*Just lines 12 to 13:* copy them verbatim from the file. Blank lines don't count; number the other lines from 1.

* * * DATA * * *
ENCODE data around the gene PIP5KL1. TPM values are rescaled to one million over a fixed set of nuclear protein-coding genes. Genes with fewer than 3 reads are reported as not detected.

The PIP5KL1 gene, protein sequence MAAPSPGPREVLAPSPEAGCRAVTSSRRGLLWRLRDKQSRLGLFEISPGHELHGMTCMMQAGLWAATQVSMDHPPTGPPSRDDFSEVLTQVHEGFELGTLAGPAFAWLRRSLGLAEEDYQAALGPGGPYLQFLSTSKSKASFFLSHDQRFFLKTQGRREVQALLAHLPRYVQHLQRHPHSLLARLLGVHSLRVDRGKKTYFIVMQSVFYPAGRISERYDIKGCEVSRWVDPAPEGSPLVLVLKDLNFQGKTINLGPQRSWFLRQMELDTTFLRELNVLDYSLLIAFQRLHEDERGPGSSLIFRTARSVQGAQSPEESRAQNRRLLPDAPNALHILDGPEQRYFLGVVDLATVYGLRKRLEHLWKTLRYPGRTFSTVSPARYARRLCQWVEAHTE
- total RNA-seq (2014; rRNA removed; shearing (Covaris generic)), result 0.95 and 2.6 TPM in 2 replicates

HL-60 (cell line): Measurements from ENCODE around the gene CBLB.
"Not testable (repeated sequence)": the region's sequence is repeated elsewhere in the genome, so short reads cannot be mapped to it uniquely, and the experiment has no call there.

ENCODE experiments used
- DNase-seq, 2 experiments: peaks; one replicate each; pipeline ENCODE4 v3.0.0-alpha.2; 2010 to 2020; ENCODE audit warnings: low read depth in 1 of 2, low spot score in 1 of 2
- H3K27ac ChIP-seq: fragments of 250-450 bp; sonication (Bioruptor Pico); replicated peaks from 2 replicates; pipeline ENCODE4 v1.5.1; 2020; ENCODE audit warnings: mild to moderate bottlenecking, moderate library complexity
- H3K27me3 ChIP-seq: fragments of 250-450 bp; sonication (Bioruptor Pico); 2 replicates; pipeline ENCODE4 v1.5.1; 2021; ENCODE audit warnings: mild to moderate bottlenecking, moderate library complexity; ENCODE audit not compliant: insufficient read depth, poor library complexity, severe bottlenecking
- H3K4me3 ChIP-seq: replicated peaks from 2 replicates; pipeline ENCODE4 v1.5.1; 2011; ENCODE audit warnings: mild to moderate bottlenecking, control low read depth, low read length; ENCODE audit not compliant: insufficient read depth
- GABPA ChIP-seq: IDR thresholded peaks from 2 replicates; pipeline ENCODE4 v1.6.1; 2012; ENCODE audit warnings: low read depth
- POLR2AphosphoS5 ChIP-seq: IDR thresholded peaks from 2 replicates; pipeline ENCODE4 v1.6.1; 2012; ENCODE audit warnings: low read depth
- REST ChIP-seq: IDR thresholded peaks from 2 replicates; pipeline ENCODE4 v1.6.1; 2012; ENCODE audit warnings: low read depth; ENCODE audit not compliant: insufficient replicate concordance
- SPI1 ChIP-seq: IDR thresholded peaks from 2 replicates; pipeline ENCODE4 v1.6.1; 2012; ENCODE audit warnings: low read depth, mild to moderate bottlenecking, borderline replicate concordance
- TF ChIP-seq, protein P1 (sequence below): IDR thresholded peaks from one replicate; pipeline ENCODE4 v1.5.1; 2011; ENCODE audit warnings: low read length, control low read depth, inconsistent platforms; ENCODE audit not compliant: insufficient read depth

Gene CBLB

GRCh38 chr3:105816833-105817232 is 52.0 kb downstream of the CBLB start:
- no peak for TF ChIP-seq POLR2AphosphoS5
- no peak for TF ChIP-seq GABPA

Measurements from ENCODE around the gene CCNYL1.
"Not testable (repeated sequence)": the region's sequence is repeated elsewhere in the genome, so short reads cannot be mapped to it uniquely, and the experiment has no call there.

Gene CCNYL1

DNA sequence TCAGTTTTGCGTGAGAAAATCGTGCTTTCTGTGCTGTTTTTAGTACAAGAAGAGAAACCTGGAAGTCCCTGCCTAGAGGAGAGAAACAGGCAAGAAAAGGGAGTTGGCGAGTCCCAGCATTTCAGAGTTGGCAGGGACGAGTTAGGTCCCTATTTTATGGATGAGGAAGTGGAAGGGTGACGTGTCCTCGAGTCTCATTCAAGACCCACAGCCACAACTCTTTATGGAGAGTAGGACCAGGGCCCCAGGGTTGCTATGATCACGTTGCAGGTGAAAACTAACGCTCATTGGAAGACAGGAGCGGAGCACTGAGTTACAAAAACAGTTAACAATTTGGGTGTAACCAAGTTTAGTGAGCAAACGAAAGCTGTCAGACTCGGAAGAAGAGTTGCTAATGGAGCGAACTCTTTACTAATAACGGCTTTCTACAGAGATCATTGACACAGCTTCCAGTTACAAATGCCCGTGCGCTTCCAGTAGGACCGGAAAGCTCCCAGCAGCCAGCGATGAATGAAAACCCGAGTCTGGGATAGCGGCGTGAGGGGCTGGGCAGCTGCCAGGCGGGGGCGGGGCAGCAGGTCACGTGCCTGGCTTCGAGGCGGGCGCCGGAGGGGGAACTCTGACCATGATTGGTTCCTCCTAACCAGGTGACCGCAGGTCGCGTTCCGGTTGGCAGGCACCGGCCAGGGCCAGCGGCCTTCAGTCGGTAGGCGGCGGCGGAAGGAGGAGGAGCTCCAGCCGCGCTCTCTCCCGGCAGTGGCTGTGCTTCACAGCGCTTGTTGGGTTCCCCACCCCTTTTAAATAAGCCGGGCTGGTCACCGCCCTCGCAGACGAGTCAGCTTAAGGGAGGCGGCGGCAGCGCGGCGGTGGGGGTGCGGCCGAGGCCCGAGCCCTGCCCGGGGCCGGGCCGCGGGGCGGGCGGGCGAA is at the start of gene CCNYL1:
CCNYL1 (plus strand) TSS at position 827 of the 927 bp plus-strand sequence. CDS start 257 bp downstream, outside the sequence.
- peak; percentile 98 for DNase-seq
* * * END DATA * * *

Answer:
- POLR2AphosphoS5 ChIP-seq: IDR thresholded peaks from 2 replicates; pipeline ENCODE4 v1.6.1; 2012; ENCODE audit warnings: low read depth
- REST ChIP-seq: IDR thresholded peaks from 2 replicates; pipeline ENCODE4 v1.6.1; 2012; ENCODE audit warnings: low read depth; ENCODE audit not compliant: insufficient replicate concordance